350 on a CAAD9? I'm 180 and started out around 210 and still feel pretty heavy for the bike. I'm still on the crappy Shimano RS10 stock wheels, however. I notice little frame flex and I push it pretty hard but an extra 70-80 pounds wouldn't seem to work so well to me.
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Old 12-18-10, 03:02 PM   #8
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I may also recommend looking around for and trying a Specialized Sequoia Elite. They stopped making them last year but there a few left overs still out there. They featured a very upright riding position frame with a very long head tube, stiff aluminum construction and a wheel set with triple wall rims.....
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Old 12-18-10, 03:07 PM   #9
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How much do you have to spend?
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Old 12-18-10, 03:28 PM   #10
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If you decide to go mtn bike or hybrid, you can swap the knobbies for slicks and it will ride nicely on the road.
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Old 12-18-10, 04:12 PM   #11
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350 on a CAAD9? I'm 180 and started out around 210 and still feel pretty heavy for the bike. I'm still on the crappy Shimano RS10 stock wheels, however. I notice little frame flex and I push it pretty hard but an extra 70-80 pounds wouldn't seem to work so well to me.
I rode it and liked it. I also rode the 105 grouped synapse 5 and went with the CAAD9 4. There are quite a few Clydes riding CAAD frames. Those stock wheels are terrible anyway, let alone 24 spokes...
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Old 12-18-10, 04:47 PM   #12
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How tall are you and how do you intend to use the bike - what type or rides, how long, on what type of roads....?

Dave
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Old 12-18-10, 06:21 PM   #13
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Thanks alot for the info everyone. I was most worried about the tires since road bikes have such thin ones but now I see guys my size ride these bikes with no issues. The CAAD9 looks like a real nice bike but I don't have that kind of coin.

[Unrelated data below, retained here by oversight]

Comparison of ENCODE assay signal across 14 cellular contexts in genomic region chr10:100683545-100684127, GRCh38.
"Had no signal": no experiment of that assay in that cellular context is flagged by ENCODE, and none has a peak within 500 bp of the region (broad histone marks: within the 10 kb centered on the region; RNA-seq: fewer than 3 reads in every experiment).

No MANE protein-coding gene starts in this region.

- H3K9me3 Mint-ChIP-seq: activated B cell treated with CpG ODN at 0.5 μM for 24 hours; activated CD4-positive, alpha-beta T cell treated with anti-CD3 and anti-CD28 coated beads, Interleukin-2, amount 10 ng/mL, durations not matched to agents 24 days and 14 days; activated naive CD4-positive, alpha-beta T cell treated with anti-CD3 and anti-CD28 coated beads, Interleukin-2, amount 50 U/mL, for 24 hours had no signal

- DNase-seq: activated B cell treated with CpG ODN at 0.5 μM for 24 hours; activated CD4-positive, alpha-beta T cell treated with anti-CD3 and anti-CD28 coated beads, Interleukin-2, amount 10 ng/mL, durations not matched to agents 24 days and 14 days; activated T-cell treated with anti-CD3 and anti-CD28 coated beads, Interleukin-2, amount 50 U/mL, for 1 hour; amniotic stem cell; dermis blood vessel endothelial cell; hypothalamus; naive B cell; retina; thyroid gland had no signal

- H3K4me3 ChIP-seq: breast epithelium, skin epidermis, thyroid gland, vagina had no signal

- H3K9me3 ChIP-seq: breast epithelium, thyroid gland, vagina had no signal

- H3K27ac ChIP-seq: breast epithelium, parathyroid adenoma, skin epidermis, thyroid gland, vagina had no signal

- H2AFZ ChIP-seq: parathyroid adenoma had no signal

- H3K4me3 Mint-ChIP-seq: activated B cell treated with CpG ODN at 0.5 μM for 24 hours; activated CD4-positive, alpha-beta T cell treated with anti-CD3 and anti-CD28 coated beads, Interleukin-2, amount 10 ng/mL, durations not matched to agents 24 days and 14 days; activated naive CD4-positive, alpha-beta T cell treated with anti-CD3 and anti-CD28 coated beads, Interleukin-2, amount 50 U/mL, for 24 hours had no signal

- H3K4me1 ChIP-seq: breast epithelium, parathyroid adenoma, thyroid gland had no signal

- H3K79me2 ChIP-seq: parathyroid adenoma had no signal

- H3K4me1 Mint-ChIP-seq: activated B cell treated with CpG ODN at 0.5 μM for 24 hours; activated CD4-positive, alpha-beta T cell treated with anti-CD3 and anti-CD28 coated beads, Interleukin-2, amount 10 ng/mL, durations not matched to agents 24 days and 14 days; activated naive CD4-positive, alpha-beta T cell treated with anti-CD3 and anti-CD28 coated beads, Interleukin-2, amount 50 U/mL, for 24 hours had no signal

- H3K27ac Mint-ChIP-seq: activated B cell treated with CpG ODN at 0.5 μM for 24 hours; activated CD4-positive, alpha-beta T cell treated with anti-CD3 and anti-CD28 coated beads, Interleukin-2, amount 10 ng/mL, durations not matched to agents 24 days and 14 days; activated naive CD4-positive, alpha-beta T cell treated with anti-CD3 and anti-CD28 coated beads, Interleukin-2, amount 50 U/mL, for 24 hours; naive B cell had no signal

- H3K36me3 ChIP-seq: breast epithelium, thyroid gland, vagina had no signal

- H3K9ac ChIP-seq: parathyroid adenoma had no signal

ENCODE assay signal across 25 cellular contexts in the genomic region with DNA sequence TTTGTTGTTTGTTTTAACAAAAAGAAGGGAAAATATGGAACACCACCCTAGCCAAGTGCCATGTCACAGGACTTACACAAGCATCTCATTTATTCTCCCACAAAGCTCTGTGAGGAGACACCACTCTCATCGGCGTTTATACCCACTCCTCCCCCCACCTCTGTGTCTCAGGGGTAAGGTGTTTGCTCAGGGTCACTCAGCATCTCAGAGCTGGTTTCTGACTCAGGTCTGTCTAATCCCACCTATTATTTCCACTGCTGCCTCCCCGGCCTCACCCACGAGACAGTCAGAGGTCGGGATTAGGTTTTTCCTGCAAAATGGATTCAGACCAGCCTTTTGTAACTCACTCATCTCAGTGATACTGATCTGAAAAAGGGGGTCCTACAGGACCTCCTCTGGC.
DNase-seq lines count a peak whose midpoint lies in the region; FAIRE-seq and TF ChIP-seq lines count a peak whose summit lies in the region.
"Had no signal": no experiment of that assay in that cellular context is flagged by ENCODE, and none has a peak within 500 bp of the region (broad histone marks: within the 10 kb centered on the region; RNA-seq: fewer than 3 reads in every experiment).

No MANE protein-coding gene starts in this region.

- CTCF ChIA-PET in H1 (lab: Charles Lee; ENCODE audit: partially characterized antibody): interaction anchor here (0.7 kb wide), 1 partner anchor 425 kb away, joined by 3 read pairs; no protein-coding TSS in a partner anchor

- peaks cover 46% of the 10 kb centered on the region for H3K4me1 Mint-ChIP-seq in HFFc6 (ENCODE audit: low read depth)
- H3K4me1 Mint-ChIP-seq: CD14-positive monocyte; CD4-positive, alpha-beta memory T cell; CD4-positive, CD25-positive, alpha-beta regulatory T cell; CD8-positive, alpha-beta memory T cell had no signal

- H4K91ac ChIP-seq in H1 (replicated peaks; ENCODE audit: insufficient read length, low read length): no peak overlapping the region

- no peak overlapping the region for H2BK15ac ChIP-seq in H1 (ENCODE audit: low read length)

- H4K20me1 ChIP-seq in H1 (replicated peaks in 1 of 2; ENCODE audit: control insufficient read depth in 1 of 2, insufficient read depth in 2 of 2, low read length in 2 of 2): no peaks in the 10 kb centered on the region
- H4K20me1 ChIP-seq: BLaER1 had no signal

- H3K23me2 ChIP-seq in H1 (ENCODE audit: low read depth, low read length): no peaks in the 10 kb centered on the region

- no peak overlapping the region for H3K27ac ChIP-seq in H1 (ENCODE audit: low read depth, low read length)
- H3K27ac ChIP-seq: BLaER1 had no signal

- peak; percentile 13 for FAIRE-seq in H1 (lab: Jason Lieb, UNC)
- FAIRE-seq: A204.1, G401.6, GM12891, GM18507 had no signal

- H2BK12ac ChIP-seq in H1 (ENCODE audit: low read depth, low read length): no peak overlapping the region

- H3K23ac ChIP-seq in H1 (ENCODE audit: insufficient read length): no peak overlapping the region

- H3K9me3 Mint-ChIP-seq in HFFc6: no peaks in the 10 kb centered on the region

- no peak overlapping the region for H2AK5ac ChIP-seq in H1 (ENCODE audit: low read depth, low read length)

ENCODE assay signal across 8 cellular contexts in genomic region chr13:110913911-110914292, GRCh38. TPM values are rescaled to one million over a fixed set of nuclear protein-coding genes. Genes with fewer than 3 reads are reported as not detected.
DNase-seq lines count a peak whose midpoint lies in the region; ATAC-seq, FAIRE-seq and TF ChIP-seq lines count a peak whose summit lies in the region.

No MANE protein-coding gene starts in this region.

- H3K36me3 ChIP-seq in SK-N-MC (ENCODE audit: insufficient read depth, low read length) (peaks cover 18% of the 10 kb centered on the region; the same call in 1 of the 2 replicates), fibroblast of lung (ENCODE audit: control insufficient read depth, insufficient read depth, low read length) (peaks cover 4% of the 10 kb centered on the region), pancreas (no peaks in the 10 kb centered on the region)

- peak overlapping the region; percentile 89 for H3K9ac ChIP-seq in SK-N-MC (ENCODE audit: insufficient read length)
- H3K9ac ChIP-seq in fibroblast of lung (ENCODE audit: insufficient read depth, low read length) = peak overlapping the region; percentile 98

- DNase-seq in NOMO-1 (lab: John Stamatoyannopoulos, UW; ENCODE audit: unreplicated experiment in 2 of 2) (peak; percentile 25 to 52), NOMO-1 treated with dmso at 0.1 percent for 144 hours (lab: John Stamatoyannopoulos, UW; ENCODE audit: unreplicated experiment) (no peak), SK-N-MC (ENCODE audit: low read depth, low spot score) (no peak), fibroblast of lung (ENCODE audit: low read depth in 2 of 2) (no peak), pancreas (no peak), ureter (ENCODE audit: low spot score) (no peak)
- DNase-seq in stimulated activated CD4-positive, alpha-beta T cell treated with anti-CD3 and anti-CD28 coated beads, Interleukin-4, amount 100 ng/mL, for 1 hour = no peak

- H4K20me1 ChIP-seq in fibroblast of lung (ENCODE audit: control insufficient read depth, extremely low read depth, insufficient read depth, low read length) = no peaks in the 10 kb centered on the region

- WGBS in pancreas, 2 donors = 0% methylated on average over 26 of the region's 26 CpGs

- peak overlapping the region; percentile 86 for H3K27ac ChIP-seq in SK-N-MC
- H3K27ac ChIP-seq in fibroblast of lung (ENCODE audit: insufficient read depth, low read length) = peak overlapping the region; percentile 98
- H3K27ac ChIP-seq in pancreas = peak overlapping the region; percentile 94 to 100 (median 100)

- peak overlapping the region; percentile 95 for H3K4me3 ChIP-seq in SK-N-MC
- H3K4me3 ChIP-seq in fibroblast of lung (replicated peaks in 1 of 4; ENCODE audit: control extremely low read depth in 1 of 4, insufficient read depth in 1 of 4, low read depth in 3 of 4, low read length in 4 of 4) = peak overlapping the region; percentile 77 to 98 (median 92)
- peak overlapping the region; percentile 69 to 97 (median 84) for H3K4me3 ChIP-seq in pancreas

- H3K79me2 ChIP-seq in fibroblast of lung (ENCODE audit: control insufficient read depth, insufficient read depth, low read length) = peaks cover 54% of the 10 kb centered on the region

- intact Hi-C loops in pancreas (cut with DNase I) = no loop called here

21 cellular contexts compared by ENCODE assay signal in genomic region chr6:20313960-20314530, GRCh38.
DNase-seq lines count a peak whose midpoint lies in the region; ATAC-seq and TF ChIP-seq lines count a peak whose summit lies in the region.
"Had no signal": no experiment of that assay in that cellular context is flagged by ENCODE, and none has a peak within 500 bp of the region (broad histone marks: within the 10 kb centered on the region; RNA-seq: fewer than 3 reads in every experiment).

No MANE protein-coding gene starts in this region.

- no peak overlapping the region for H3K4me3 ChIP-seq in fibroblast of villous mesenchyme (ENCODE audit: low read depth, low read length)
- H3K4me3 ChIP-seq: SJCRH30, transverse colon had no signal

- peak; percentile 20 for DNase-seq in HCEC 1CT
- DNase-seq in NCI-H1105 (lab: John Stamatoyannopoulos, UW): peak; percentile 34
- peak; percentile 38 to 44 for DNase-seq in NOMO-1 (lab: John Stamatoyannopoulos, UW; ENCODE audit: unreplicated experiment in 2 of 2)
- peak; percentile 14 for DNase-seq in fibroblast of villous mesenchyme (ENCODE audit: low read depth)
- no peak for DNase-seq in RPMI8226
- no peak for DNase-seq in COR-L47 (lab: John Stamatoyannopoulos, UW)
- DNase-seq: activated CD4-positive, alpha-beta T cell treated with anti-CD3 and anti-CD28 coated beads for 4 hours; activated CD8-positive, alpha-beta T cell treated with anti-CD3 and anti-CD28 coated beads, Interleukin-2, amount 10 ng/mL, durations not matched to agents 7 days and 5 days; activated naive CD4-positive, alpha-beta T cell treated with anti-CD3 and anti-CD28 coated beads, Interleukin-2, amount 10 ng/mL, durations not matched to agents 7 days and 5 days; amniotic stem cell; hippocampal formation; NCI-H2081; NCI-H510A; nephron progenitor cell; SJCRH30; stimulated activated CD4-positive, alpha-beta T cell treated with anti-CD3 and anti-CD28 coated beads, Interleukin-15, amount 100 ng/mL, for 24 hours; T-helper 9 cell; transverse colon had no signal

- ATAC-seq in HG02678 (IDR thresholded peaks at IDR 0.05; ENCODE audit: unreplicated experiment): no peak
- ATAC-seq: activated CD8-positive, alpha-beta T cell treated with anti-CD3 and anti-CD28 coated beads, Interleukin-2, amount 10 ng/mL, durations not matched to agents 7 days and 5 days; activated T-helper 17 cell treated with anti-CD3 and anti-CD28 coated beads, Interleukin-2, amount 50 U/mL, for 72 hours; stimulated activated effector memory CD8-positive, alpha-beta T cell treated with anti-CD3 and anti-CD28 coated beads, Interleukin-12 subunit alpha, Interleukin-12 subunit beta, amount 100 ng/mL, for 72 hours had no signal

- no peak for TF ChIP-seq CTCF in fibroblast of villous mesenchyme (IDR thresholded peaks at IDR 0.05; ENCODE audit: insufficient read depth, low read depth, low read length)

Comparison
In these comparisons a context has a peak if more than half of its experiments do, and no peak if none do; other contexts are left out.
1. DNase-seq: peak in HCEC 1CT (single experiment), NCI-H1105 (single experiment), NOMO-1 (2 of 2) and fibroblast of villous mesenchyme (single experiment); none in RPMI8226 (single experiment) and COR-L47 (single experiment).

I've been as high as 285 (temporarily stalled at 240 now; doggone Christmas cookies anyway), and the only thing I've had trouble with is wheels. Thirty-six spokes is pretty much minimum for me, but I've had good luck with ordinary off-the-shelf wheels, so you may not have to have them custom built (runs into $).
Tires are easy--try to find a bike with room between the fork blades and under the brakes for 35mm or larger, instead of the usual 700x23 or so (those are really too small for anybody over about 175). A hybrid or touring bike may suit you better than a racing-oriented frame. My Atlantis was sold as an "all around" bike, but it's equivalent to a hybrid in many ways, and I haven't found anything it won't do. It was expensive as hell ($3000 or so now; I bought mine for my midlife crisis six years ago), but many medium-priced hybrids or cyclocross bikes share features with it. You might look at a Surly Crosscheck or Long Haul Trucker, www.surlybikes.com
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Old 12-18-10, 07:07 PM   #14
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How tall are you and how do you intend to use the bike - what type or rides, how long, on what type of roads....?

Dave
I am 5,11 and intend on just street/road riding 5 mile radious of the house. Eventually working up to longer trips. My goal is to be able to do a 60 mile (one way) ride.

I also have another question, do you guys have issues with cars cutting you off and running you off the road? I am a little worried about street riding with all the idiots, hotheads, and half blind gerry attrics on the roads.

Last edited by Big Boy; 12-18-10 at 07:10 PM.
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Old 12-18-10, 10:04 PM   #15